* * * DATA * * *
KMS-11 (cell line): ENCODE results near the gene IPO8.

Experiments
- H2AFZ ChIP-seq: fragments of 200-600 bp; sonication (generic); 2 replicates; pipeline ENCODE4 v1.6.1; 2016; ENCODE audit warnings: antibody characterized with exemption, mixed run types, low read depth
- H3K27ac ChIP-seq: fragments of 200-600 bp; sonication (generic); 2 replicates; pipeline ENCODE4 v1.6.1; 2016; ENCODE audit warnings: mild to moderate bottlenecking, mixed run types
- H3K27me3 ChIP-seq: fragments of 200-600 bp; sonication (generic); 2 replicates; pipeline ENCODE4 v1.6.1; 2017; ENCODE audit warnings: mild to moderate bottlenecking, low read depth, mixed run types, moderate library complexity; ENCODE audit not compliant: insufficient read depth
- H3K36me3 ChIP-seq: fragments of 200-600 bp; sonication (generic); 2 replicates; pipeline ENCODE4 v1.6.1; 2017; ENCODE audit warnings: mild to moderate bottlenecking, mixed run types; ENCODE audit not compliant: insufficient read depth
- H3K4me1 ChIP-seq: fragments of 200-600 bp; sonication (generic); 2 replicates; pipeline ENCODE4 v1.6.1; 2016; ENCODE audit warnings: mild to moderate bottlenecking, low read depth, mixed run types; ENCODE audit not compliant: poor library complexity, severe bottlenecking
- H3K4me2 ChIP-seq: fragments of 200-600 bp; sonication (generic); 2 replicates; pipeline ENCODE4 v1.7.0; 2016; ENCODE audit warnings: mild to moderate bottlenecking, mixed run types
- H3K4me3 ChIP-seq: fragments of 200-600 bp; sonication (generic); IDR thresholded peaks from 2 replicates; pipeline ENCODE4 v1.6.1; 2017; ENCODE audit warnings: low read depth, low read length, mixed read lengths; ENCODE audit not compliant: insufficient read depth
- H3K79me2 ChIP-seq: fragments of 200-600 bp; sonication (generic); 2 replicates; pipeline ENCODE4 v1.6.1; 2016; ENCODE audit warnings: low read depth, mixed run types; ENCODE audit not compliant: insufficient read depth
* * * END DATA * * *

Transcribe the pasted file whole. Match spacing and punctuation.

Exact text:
KMS-11 (cell line): ENCODE results near the gene IPO8.

Experiments
- H2AFZ ChIP-seq: fragments of 200-600 bp; sonication (generic); 2 replicates; pipeline ENCODE4 v1.6.1; 2016; ENCODE audit warnings: antibody characterized with exemption, mixed run types, low read depth
- H3K27ac ChIP-seq: fragments of 200-600 bp; sonication (generic); 2 replicates; pipeline ENCODE4 v1.6.1; 2016; ENCODE audit warnings: mild to moderate bottlenecking, mixed run types
- H3K27me3 ChIP-seq: fragments of 200-600 bp; sonication (generic); 2 replicates; pipeline ENCODE4 v1.6.1; 2017; ENCODE audit warnings: mild to moderate bottlenecking, low read depth, mixed run types, moderate library complexity; ENCODE audit not compliant: insufficient read depth
- H3K36me3 ChIP-seq: fragments of 200-600 bp; sonication (generic); 2 replicates; pipeline ENCODE4 v1.6.1; 2017; ENCODE audit warnings: mild to moderate bottlenecking, mixed run types; ENCODE audit not compliant: insufficient read depth
- H3K4me1 ChIP-seq: fragments of 200-600 bp; sonication (generic); 2 replicates; pipeline ENCODE4 v1.6.1; 2016; ENCODE audit warnings: mild to moderate bottlenecking, low read depth, mixed run types; ENCODE audit not compliant: poor library complexity, severe bottlenecking
- H3K4me2 ChIP-seq: fragments of 200-600 bp; sonication (generic); 2 replicates; pipeline ENCODE4 v1.7.0; 2016; ENCODE audit warnings: mild to moderate bottlenecking, mixed run types
- H3K4me3 ChIP-seq: fragments of 200-600 bp; sonication (generic); IDR thresholded peaks from 2 replicates; pipeline ENCODE4 v1.6.1; 2017; ENCODE audit warnings: low read depth, low read length, mixed read lengths; ENCODE audit not compliant: insufficient read depth
- H3K79me2 ChIP-seq: fragments of 200-600 bp; sonication (generic); 2 replicates; pipeline ENCODE4 v1.6.1; 2016; ENCODE audit warnings: low read depth, mixed run types; ENCODE audit not compliant: insufficient read depth